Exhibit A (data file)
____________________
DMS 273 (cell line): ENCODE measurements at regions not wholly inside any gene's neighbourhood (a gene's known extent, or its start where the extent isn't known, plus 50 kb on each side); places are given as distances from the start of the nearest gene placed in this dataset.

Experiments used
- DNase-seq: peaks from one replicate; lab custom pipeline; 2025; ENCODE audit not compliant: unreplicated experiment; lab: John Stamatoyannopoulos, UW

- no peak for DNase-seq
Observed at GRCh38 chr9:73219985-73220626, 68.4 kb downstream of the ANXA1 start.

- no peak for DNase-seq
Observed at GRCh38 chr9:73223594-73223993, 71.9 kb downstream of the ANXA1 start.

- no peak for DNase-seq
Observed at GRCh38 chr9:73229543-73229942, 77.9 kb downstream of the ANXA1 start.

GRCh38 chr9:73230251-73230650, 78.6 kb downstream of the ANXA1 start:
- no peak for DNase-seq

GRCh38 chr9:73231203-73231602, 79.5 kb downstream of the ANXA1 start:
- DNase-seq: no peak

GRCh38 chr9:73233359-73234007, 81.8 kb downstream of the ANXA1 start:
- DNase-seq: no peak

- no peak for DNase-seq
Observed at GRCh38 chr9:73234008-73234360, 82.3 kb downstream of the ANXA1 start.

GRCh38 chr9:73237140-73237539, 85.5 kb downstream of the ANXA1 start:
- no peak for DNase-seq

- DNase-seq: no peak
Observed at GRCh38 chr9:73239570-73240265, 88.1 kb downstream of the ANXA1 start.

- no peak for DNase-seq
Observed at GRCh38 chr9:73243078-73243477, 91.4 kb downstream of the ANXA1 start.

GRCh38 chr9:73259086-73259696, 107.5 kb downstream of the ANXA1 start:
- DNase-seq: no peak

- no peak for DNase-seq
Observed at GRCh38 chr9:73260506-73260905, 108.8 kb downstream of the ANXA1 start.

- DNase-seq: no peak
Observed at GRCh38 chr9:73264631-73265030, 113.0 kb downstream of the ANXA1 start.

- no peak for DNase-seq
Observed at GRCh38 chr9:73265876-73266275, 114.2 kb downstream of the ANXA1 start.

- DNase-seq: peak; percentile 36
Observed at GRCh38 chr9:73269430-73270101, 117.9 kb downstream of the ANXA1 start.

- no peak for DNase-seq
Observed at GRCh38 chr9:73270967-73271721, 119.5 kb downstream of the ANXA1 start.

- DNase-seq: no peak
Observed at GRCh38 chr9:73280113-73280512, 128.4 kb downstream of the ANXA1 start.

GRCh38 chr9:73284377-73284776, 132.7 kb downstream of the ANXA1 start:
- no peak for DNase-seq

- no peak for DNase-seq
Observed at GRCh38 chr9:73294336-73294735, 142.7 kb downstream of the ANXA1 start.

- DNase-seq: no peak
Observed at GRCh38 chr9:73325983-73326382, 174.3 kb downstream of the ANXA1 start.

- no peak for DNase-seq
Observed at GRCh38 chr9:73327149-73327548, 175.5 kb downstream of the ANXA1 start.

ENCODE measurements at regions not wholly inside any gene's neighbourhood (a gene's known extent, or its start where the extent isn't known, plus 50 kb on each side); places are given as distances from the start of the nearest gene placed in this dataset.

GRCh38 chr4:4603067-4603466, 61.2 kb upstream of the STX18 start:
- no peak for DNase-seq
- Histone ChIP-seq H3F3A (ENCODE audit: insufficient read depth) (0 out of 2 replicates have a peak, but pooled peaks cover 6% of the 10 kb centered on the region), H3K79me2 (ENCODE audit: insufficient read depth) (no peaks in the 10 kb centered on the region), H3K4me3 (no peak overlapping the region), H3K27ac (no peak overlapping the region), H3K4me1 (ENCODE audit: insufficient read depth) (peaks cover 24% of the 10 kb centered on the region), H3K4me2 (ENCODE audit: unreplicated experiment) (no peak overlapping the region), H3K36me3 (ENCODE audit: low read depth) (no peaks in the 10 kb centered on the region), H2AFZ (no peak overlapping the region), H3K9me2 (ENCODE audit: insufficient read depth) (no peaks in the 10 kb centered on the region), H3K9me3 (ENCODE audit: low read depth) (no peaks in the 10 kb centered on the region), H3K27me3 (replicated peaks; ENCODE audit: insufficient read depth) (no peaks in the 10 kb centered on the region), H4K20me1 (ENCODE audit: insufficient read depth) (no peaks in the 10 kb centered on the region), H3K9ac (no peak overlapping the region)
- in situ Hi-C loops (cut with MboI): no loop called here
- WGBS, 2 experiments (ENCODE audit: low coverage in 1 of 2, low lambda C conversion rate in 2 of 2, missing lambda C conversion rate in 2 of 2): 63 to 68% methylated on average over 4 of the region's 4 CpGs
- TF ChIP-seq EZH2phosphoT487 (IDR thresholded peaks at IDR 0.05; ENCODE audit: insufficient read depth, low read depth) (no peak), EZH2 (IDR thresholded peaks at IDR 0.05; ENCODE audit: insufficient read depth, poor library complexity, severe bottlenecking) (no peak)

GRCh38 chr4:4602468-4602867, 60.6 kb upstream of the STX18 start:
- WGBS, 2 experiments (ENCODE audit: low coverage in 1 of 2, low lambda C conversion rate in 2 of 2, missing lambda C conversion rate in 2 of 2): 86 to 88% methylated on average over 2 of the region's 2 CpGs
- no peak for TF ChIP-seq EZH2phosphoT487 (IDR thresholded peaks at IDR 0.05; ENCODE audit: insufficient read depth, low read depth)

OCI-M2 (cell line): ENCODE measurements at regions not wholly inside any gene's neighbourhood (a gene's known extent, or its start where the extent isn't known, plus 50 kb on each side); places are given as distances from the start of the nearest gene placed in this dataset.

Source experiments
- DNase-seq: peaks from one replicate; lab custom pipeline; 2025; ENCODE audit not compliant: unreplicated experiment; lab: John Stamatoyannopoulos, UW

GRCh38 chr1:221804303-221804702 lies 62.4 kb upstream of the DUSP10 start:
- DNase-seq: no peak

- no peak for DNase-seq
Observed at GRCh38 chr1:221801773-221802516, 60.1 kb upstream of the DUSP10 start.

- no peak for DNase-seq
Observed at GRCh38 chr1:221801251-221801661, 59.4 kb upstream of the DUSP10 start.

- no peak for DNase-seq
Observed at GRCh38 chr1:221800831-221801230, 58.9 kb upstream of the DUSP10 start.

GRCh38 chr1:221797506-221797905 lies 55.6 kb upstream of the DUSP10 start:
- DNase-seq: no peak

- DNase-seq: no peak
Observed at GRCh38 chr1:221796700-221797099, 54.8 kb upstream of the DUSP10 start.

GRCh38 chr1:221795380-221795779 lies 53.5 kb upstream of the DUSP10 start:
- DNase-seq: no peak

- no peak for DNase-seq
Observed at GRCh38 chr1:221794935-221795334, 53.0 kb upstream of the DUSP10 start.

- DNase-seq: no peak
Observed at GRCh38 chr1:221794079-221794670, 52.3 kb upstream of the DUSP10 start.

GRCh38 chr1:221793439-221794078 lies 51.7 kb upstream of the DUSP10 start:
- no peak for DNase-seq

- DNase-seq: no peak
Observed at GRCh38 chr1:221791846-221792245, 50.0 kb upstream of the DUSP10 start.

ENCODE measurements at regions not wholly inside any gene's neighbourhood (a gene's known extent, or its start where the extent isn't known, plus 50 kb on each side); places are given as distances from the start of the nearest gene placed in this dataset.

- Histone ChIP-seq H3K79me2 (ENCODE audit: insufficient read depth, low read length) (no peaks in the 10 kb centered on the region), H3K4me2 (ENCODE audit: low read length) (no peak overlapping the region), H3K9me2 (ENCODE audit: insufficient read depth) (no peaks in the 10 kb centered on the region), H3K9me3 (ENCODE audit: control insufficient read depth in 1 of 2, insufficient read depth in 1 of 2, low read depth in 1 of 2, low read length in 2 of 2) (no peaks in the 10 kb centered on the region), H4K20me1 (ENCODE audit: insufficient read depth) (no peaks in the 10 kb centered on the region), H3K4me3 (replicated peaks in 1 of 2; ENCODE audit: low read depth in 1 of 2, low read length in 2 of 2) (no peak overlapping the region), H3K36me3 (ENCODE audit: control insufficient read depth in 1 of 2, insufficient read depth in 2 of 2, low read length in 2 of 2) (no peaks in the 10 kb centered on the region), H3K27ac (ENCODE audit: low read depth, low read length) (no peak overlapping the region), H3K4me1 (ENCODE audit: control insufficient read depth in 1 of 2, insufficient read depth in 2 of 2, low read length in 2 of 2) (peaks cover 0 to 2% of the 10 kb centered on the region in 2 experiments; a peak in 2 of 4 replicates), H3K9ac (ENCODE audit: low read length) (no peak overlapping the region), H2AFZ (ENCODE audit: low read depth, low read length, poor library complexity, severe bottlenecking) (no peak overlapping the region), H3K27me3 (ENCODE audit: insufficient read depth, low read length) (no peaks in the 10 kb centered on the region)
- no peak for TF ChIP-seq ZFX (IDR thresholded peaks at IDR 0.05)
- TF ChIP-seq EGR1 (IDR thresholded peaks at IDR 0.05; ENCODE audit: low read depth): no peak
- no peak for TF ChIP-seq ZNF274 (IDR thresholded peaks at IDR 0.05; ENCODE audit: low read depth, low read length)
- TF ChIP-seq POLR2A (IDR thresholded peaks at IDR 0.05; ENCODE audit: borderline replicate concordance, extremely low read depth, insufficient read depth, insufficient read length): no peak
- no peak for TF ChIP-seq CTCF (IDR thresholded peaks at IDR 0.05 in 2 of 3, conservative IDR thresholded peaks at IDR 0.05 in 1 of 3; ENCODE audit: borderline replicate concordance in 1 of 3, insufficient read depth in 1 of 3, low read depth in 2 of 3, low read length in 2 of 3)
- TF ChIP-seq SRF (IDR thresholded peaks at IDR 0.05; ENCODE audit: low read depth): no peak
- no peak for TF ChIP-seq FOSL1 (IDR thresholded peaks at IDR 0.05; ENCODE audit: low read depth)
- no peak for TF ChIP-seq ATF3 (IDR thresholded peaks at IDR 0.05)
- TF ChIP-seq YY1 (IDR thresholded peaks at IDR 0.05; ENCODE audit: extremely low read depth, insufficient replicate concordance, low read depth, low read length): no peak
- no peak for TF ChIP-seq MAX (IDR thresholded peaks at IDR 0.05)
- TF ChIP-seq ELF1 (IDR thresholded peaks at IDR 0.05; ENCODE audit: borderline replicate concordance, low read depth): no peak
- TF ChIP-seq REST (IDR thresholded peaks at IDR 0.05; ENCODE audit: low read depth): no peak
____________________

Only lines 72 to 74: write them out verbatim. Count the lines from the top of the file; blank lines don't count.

- DNase-seq: no peak

- no peak for DNase-seq
Observed at GRCh38 chr1:221794935-221795334, 53.0 kb upstream of the DUSP10 start.